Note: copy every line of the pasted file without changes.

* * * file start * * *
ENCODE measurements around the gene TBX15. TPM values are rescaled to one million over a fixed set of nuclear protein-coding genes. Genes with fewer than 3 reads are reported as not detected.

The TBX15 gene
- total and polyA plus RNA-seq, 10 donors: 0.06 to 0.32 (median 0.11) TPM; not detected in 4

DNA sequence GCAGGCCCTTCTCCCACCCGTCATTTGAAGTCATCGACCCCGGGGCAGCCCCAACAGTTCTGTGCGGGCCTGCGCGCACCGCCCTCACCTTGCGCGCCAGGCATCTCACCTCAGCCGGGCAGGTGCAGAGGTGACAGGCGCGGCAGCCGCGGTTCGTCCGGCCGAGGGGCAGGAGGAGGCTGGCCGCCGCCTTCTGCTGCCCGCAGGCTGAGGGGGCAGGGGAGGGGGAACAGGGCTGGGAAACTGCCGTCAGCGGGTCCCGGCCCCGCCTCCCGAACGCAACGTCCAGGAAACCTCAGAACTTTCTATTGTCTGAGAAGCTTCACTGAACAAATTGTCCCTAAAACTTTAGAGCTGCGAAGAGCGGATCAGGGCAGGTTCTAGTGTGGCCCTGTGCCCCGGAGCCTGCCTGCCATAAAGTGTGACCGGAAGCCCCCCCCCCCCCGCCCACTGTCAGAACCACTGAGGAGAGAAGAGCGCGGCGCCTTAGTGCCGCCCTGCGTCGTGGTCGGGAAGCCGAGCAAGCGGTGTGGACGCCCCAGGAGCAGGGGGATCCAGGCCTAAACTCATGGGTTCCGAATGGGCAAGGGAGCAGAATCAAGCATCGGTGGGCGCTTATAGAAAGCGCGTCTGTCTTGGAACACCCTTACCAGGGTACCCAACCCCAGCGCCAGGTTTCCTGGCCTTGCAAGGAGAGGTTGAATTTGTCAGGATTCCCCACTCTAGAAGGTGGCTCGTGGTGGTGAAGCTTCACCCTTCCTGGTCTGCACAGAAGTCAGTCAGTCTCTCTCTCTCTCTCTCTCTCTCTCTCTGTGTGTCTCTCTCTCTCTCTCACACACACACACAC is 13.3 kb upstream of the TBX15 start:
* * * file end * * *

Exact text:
ENCODE measurements around the gene TBX15. TPM values are rescaled to one million over a fixed set of nuclear protein-coding genes. Genes with fewer than 3 reads are reported as not detected.

The TBX15 gene
- total and polyA plus RNA-seq, 10 donors: 0.06 to 0.32 (median 0.11) TPM; not detected in 4

DNA sequence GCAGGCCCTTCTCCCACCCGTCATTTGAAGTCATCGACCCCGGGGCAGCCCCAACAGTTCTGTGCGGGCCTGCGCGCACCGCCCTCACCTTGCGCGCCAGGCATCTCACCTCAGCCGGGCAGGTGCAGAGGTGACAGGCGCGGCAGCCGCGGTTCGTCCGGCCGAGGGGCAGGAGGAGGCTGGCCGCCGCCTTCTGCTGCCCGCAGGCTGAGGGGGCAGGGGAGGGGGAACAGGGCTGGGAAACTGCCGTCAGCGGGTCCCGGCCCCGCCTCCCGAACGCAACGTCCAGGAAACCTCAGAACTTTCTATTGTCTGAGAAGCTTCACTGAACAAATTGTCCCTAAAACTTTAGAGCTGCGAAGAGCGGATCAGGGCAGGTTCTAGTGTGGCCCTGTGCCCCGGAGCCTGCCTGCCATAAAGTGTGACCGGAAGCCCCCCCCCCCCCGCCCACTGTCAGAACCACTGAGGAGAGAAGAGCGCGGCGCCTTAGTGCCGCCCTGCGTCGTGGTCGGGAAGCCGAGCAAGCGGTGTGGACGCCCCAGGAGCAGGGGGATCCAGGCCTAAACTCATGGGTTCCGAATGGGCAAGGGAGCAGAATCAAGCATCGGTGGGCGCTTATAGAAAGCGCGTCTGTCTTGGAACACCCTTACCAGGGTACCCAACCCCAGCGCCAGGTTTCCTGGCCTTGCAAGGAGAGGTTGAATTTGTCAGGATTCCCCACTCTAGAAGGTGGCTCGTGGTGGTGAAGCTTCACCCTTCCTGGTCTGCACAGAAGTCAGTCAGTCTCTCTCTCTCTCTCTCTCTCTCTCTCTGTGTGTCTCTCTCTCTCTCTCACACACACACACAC is 13.3 kb upstream of the TBX15 start: